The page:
Rockies, Kim win despite Bonds' 715th
Spilborgh's two-run triple caps a pivotal six-run fourth
SAN FRANCISCO -- A long dry spell ended in a big way on Sunday, and it had nothing to do with the Giants' Barry Bonds.
It had been 45 innings since the Rockies led in a game, and 50 innings since they scored more than one run in an inning. But led by Ryan Spilborghs' two-run triple, Colorado scored six fourth-inning runs in a 6-3 victory at AT&T Park in front of a sellout crowd of 42,935.
Colorado ended its longest losing streak of the season at five games on the same day that Bonds knocked home run No. 715 off Byung-Hyun Kim (3-2) to surpass Babe Ruth for second place behind Hank Aaron's 755. Bonds had gone 24 plate appearances since hitting No. 714 off the Athletics' Brad Halsey on May 26.
But the Rockies (26-24) didn't mind being part of history. They were just happy to be tied with the Giants and the Padres, 3 1/2 games behind the National League West-leading Diamondbacks, going into a three-game set at San Diego starting Monday night.
"I think it was important because you lose five in a row on the road and you need something positive," said Matt Holliday, who returned from missing Saturday's game with a bruised right thumb and knocked an RBI single during the Rockies' big inning.
The win certainly helped the Rockies feel better about their role in history.
"It was kind of nice to be here when it happened," Rockies manager Clint Hurdle said. "It's a pretty huge moment within the game of baseball. I don't think you'll see another guy hit 715 -- maybe [St. Louis' Albert] Pujols, but that's so far down the road. It's just an incredible number."
Todd Helton opened the Rockies' fourth with a double off Jamey Wright (5-4), against whom he had been 0-for-10. Holliday, Miguel Ojeda, Kim and Jamey Carroll drove in runs with singles. Spilborghs, called up from Triple-A Colorado Springs on Sunday, chased Wright with a two-run triple for a 6-0 lead.
"I knew I had Helton behind me, so I knew he was gong to come right at me with a fastball," Spilborghs said.
Holliday's hit came with one out. The rest came with two down -- a situation that has vexed the Rockies recently. The Rockies had been outscored, 34-4, on the road trip, when they were swept by the Dodgers and dropped the first two to the Giants, before Sunday.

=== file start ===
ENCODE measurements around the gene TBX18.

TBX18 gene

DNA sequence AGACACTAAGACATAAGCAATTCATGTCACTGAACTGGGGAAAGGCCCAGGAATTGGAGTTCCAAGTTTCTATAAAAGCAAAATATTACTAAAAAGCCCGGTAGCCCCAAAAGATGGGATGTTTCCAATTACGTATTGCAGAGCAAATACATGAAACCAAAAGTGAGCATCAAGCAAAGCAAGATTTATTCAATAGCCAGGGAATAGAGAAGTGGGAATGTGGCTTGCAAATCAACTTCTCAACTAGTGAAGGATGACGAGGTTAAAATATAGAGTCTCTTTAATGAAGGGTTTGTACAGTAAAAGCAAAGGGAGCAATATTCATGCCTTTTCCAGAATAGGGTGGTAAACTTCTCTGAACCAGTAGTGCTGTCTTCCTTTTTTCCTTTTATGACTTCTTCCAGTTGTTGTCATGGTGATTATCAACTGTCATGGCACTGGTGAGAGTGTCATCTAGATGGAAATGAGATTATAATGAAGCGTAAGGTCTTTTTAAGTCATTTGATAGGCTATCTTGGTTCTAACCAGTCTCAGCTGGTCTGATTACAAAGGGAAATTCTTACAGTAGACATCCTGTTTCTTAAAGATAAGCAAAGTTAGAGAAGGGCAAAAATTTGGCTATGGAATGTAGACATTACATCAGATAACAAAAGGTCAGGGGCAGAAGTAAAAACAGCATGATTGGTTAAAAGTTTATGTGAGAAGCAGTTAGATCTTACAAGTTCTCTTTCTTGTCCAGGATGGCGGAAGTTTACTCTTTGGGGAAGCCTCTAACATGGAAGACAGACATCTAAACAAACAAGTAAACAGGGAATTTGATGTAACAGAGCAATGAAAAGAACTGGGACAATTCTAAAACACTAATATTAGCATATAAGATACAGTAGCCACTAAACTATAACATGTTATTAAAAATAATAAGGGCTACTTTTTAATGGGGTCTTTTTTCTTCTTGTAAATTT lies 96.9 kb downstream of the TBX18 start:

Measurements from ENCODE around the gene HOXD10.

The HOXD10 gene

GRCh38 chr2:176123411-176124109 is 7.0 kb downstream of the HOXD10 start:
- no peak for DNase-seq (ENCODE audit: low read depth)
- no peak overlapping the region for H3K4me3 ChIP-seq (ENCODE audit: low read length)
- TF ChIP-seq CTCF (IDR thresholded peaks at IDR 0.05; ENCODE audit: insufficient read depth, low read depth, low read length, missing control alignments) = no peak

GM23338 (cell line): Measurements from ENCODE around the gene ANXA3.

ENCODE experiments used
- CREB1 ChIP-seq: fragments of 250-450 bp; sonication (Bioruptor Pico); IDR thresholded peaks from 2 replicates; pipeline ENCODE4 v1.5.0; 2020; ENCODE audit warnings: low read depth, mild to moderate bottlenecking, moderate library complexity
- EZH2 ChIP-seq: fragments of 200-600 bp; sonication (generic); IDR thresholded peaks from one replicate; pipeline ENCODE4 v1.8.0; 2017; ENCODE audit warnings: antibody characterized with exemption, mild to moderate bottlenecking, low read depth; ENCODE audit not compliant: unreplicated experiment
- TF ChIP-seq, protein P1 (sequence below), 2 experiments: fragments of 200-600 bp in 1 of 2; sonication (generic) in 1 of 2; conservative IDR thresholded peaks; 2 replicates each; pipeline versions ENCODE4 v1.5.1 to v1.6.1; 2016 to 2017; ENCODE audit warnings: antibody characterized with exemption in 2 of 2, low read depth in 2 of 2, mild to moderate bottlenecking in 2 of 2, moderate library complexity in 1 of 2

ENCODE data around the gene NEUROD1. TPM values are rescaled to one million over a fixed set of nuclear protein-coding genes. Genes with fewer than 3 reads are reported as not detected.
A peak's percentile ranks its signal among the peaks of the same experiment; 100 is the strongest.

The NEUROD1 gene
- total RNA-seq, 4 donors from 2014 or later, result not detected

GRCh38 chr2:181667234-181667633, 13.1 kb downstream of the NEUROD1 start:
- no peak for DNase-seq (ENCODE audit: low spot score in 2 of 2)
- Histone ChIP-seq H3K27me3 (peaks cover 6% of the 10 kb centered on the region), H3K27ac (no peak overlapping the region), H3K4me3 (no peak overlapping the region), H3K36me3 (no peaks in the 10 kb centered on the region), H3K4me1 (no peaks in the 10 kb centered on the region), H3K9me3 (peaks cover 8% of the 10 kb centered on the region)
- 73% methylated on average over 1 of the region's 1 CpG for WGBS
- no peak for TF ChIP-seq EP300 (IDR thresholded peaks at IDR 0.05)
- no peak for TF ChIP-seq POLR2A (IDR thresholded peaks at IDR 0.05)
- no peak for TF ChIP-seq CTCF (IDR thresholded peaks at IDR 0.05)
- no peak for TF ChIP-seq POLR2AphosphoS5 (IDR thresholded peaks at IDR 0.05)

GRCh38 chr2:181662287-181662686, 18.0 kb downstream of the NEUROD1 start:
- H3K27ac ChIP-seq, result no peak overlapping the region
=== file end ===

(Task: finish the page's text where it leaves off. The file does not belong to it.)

"We scored one run four times this trip, so the one run I wasn't too excited about," Hurdle said. "We've been there before.
"I started to get a little more excited when we got to two. I was overjoyed at three, and then four, five and six kind of put me in a real happy place."
Kim struck out five and gave up three runs on six hits in 5 1/3 innings, and is 2-1 with a 2.32 ERA in 15 career appearances at AT&T Park.
Kim's concentration after Bonds' big homer and the ensuing celebration was a concern for the Rockies. Mark Sweeney blasted the ensuing pitch to right field but several feet outside the foul pole. But Kim struck out Sweeney and Pedro Feliz to end the fourth.
"I didn't think about that home run," Kim said. "That inning, it was 6-2."
Joking about Kim's habit of sleeping -- when he's not in a game, working out or reading the computer, he's usually nodding off -- Hurdle said the homer won't affect him in the future, either.
"Nothing's going to keep him from sleeping," Hurdle said.
A bullpen that has struggled at times during the road trip -- although it did pitch well in Friday night's 4-1 loss -- preserved the victory. Tom Martin, Ramon Ramirez, Ray King and Brian Fuentes (a perfect ninth for his 11th save) held the Giants to one hit in 3 2/3 innings.
It was the first time the Rockies had a lead since early in the first game of the trip.
"It's awesome," Martin said of having a lead to protect. "It's a different mind-set, and the adrenaline is a lot higher when you've got the lead. You still have to pitch well whether you're ahead or behind, but you're trying to get the 'W.'"
Thomas Harding is a reporter for MLB.com. This story was not subject to the approval of Major League Baseball or its clubs.